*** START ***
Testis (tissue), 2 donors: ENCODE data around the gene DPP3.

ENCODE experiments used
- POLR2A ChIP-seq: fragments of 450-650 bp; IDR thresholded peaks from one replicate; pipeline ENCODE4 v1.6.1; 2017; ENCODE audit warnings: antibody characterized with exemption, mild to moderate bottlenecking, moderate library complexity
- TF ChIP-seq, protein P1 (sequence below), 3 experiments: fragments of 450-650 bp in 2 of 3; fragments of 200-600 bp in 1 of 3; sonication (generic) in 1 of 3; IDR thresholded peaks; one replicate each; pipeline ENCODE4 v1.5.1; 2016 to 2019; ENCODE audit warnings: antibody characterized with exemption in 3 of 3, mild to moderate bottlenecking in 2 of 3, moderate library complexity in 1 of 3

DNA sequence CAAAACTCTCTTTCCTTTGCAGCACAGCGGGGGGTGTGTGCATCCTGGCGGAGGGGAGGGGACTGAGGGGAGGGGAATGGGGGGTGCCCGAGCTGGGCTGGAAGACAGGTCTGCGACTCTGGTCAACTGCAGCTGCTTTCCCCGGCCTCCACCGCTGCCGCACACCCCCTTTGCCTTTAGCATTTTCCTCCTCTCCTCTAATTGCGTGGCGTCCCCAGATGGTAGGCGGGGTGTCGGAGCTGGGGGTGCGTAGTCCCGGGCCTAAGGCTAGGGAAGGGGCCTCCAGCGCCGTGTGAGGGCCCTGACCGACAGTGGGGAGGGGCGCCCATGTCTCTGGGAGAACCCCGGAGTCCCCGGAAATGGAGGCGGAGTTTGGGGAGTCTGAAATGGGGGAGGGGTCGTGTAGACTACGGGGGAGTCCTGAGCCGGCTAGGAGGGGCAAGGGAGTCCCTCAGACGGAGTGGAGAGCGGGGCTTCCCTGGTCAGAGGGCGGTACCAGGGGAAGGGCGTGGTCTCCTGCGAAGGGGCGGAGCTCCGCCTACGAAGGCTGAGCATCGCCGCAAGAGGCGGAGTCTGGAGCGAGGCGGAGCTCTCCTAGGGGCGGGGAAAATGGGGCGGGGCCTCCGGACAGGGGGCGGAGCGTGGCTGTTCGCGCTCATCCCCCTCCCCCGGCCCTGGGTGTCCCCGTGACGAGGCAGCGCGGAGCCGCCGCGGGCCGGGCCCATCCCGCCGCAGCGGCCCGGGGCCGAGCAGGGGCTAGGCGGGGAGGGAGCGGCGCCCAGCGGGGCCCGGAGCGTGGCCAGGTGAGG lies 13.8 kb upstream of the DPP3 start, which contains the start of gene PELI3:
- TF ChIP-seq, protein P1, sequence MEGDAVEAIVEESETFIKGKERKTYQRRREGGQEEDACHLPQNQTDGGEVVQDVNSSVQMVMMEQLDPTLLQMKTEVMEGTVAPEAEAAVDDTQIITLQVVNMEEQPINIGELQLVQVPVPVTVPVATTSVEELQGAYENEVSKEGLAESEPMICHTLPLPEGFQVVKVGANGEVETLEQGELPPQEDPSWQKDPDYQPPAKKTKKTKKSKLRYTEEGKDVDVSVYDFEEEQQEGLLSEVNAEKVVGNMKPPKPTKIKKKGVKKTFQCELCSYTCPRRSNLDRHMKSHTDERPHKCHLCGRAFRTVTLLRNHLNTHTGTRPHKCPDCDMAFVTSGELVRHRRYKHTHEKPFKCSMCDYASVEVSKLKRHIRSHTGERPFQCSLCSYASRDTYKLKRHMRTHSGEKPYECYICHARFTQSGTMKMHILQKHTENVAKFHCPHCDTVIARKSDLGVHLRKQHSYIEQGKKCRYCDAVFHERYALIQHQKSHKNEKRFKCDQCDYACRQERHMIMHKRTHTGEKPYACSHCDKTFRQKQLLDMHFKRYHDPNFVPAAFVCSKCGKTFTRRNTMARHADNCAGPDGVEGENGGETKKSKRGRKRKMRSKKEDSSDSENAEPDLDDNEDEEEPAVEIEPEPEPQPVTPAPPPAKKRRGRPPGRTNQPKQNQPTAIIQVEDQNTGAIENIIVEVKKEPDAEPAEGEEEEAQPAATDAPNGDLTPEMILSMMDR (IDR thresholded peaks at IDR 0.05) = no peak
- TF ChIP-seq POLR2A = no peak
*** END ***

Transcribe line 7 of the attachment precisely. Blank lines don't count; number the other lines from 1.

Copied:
- TF ChIP-seq POLR2A = no peak